Leontopodium nivale is grown in gardens for its interesting inflorescence and silver foliage.[11] The plants are short lived and can be grown from seed.[12]

Chemical constituents[edit]

Compounds of different classes, such as terpenoids, phenylpropanoids, fatty acids and polyacetylenes are reported in various parts of edelweiss plants.[13] Leoligin was reported as the major lignan constituent.[14]

Symbolic uses[edit]

No.5, Dianthus silvestris, and Gnaphalium leontopodium, (Edelweiss), chromolithograph by Helga von Cramm, with hymn by F. R. Havergal, 1877.

In the 19th century, the edelweiss became a symbol of the rugged purity of the Alpine region and of its native inhabitants.

In Berthold Auerbach's novel Edelweiss (1861), the difficulty for an alpinist to acquire an edelweiss flower was exaggerated to the point of claiming: "the possession of one is a proof of unusual daring."[15] This idea at the time was becoming part of the popular mythology of early alpinism.[16] Auerbach's novel appeared in English translation in 1869, prefaced with a quote attributed to Ralph Waldo Emerson:

"There is a flower known to botanists, one of the same genus with our summer plant called "Life-Everlasting," a Gnaphalium like that, which grows on the most inaccessible cliffs of the Tyrolese mountains, where the chamois dare hardly venture, and which the hunter, tempted by its beauty, and by his love (for it is immensely valued by the Swiss maidens), climbs the cliffs to gather, and is sometimes found dead at the foot, with the flower in his hand. It is called by botanists the Gnaphalium leontopodium, but by the Swiss Edelweisse, which signifies Noble Purity."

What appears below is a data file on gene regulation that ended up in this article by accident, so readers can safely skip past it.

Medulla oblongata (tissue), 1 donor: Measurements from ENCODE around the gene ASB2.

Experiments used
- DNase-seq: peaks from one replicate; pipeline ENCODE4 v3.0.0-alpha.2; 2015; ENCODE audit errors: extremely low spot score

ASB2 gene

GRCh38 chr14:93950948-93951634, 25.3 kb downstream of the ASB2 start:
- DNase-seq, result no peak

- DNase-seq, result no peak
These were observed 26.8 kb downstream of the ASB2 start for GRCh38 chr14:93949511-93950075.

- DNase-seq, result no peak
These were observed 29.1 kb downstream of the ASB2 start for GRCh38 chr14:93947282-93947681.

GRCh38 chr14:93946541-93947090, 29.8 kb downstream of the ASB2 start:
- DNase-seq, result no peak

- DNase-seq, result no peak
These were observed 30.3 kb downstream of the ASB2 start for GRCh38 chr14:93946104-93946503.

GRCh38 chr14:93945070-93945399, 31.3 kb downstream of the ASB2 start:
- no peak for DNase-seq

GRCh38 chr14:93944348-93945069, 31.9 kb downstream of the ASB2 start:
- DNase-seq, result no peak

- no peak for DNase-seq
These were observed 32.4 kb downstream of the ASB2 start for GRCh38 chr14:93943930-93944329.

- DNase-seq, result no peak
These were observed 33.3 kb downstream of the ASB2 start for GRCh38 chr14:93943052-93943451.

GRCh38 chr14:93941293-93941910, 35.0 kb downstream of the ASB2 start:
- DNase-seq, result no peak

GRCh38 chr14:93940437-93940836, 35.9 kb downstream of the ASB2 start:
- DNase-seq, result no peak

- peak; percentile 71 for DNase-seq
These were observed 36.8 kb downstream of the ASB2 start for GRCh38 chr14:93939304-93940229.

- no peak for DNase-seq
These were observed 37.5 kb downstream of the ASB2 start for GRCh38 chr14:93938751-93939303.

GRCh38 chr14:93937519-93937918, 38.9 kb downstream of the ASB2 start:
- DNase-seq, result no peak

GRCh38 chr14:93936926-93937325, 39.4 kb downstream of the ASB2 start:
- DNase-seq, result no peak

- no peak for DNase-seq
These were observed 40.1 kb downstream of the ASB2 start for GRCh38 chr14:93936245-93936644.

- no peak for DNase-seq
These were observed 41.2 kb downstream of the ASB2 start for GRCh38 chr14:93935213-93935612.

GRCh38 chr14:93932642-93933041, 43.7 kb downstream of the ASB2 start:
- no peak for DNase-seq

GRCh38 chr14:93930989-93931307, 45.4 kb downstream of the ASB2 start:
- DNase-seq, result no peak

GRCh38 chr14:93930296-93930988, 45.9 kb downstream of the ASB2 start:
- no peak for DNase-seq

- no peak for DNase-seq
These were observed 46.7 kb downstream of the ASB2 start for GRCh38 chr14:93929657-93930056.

Before 1914[edit]

  • In the Swiss Army, the highest ranks (brigadier general and higher) have badges in the form of edelweiss flowers, where other military branch badges would have stars
  • The edelweiss was established in 1907 as the sign of the Austrian-Hungarian alpine troops by Emperor Franz Joseph I. These original three Regiments wore their edelweiss on the collar of their uniform. In 1915, World War I, the edelweiss was granted to the German alpine troops for their bravery. Today, it is still the insignia of the Austrian, French, Slovenian, Polish, Romanian, and German alpine troops.

World Wars[edit]

  • The song Stelutis alpinis (Friulian for "alpine edelweiss"), written by Arturo Zardini when he was an evacuee due to World War I, is now considered the unofficial anthem of Friuli[17]
  • The song Es War Ein Edelweiss was written by Herms Niel for soldiers during World War II
  • The edelweiss was a badge of the Edelweiss Pirates: the anti-Nazi youth groups in the Third Reich and was worn on clothes (such as a blouse or a suit).
  • The edelweiss was the symbol of Wehrmacht and Waffen-SS Gebirgsjäger, or mountain rangers worn as a metal pin on the left side of the mountain cap, on the band of the service dress cap, and as a patch on the right sleeve. It is still the symbol of the mountain brigade in the German Army.
  • The World War II Luftwaffe unit, Kampfgeschwader 51 (51st Bomber Wing) was known as the Edelweiss Wing.